The Last of the Tsars

The Last of the Tsars is a play by Michael Bawtree. The action takes place in Russia between 1912 and 1919, and follows the fortunes of the Romanov family and of Russia in the tumultuous years leading up to the Revolution of 1917, and beyond, to the assassination of the Romanov family by the Bolsheviks. The story is told through the eyes of Tsar Nicholas's brother Grand Duke Michael, who had been exiled from Russia by the Tsar in 1912 when he married a divorcee. Michael was called back to Russia at the outbreak of the First World War, where he served in the Russian Army. When Tsar Nicholas abdicated in March 1917, he did so in favour of Grand Duke Michael, who himself abdicated some 48 hours later. So Michael was in fact 'the last of the Tsars.' The play was commissioned by the Stratford Festival, Stratford, Ontario, Canada, in the spring of 1966, after another play on the same subject, "Nicholas Romanov" by William Kinsolving, had been tried out by the Stratford Festival Company at the Manitoba Theatre Centre in February, 1966, and found insufficiently dramatic. In spite of the shared general theme, the two plays are distinctly different works.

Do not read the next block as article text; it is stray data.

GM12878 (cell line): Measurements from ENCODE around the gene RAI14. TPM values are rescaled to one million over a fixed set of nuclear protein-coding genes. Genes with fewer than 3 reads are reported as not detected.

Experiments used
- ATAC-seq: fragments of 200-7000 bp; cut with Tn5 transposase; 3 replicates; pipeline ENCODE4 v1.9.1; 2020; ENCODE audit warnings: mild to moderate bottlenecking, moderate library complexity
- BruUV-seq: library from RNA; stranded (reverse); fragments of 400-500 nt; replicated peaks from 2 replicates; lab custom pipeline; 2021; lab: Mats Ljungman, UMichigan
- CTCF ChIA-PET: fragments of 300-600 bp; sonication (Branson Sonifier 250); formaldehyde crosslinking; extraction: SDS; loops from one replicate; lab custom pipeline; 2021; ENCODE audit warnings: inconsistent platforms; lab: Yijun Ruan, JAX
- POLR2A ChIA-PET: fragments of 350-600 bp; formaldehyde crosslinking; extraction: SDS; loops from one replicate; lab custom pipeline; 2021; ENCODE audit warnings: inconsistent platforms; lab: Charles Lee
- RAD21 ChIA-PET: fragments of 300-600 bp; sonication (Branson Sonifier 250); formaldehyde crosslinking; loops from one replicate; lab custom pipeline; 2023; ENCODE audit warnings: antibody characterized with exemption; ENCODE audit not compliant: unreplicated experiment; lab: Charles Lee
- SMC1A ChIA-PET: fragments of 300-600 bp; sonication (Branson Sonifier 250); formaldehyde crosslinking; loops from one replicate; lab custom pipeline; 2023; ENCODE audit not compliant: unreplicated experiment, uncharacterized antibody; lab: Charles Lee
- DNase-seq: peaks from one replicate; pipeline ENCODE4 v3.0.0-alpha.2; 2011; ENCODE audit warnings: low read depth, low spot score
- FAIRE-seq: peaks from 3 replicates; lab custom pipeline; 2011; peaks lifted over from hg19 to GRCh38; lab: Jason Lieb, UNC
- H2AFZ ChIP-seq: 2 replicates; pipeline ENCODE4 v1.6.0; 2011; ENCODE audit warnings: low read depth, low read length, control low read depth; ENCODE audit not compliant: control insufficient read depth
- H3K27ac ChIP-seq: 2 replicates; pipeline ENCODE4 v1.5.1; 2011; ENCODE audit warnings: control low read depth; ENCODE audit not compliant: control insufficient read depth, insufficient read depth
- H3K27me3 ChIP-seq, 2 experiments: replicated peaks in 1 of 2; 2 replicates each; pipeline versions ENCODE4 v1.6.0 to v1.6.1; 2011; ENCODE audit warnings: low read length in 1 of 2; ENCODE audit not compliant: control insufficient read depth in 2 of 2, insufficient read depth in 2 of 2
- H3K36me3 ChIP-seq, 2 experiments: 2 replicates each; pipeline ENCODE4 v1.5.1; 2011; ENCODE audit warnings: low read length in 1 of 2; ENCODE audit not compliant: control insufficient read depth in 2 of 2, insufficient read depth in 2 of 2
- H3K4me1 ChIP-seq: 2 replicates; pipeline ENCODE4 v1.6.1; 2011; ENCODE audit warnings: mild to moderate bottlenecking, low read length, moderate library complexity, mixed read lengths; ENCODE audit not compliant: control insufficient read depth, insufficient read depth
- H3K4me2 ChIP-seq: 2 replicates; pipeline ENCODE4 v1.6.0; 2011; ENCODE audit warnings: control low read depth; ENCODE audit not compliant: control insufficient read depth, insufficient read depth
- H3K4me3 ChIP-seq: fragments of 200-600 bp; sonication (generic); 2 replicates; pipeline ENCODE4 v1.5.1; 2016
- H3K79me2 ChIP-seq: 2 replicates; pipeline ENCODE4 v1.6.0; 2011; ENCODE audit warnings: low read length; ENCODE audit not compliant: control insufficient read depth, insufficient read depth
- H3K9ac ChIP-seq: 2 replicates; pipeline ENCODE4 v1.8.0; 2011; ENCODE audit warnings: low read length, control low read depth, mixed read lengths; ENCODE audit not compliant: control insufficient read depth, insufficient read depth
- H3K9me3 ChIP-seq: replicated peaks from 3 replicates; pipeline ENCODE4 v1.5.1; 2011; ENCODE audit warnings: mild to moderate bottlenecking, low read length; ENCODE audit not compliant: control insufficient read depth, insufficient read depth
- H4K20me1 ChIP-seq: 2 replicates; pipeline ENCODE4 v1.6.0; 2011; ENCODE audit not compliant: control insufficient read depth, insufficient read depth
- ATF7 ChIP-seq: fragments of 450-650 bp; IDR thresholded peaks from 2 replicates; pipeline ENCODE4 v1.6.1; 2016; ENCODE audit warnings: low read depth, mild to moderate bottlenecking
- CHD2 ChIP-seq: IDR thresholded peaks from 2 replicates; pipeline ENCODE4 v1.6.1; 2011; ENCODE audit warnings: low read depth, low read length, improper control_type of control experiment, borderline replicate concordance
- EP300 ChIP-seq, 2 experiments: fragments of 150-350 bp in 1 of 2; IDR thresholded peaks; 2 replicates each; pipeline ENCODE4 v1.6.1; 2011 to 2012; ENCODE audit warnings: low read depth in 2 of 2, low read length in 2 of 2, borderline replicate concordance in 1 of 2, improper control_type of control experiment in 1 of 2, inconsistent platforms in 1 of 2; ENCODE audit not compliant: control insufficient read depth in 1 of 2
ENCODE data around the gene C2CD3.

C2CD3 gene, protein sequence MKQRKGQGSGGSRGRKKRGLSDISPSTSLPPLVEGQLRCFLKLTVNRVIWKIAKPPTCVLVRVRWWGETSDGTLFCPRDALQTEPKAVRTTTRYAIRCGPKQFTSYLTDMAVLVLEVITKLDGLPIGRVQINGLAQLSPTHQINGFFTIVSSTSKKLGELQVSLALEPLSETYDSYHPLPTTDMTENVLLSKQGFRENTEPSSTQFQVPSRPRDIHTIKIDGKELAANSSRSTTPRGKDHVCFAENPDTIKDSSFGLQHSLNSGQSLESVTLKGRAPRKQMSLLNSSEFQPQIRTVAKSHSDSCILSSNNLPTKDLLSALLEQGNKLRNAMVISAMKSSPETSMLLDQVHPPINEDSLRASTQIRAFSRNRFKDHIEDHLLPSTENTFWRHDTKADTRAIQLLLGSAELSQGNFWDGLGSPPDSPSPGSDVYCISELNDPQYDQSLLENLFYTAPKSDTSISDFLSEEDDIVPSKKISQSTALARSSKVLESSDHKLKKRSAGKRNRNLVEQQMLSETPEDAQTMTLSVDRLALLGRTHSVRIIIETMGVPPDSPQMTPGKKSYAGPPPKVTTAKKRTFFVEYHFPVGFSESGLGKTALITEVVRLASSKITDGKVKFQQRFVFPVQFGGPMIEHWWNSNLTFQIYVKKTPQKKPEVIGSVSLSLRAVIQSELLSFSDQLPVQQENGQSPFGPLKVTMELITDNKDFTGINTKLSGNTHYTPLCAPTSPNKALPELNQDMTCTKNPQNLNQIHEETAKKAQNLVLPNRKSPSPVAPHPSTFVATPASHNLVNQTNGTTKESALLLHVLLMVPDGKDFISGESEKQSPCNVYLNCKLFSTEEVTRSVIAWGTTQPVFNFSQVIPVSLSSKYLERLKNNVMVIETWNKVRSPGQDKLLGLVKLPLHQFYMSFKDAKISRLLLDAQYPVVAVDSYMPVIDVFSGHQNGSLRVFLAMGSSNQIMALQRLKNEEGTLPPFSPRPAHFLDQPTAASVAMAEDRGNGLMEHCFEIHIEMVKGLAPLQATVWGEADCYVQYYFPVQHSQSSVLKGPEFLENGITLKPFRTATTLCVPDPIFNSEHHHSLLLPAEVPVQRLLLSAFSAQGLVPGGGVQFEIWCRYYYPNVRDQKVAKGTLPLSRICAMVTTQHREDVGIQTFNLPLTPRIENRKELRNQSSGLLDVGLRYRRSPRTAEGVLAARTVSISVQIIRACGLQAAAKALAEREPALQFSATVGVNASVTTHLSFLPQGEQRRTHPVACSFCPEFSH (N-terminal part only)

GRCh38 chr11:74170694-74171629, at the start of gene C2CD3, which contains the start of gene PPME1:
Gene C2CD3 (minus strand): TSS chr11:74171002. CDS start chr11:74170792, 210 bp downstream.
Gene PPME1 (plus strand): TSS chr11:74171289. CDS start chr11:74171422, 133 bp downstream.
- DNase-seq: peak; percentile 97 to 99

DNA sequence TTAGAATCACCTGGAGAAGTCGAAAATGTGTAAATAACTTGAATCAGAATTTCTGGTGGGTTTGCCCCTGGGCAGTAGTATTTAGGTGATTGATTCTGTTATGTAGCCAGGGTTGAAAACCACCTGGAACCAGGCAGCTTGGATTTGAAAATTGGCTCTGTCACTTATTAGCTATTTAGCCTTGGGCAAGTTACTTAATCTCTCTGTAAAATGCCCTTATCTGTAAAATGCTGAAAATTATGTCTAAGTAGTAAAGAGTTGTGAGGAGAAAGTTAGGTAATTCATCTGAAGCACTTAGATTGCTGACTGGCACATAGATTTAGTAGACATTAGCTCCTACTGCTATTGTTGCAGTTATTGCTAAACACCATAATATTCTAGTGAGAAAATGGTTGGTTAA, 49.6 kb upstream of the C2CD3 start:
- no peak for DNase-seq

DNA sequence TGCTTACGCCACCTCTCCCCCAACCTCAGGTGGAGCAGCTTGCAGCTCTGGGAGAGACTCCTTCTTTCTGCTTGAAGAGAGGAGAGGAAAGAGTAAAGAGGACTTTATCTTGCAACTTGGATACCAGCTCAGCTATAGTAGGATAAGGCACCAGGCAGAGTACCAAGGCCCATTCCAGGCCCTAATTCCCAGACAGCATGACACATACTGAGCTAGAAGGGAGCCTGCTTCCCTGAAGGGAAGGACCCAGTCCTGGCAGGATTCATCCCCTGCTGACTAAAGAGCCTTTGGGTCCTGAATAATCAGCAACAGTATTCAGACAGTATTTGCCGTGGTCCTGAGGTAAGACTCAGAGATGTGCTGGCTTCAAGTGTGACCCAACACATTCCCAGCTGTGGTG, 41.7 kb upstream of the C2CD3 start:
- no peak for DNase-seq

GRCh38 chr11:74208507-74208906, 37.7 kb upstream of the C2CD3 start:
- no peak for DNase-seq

The Last of the Tsars opened at the Avon Theatre, Stratford Festival on July 12, 1966. It was directed by Stratford's artistic director Michael Langham, and designed by Leslie Hurry, with music by Louis Applebaum, and featured many of the leading actors of the Festival Company. Grand Duke Michael was played by William Hutt; the Tsar by Joel Kenyon; the Tsarina by Amelia Hall; Rasputin by Powys Thomas; and Samoilov, the revolutionary who fights Grand Duke Michael for control of the play, by Tony Van Bridge. Michael's wife Natalie Sergeevna was played by Kim Yaroshevskaya, and his manservant Johnson was played by Barry MacGregor. The production received generally very favourable notices, and ran for 22 performances.

The script of The Last of the Tsars was published by Clarke, Irwin, Toronto, in 1973, with an introduction by the distinguished scholar Clifford Leech, who described it as "the most sensitively written Canadian play that I have seen."


This article is issued from Wikipedia - version of the 11/4/2013. The text is available under the Creative Commons Attribution/Share Alike but additional terms may apply for the media files.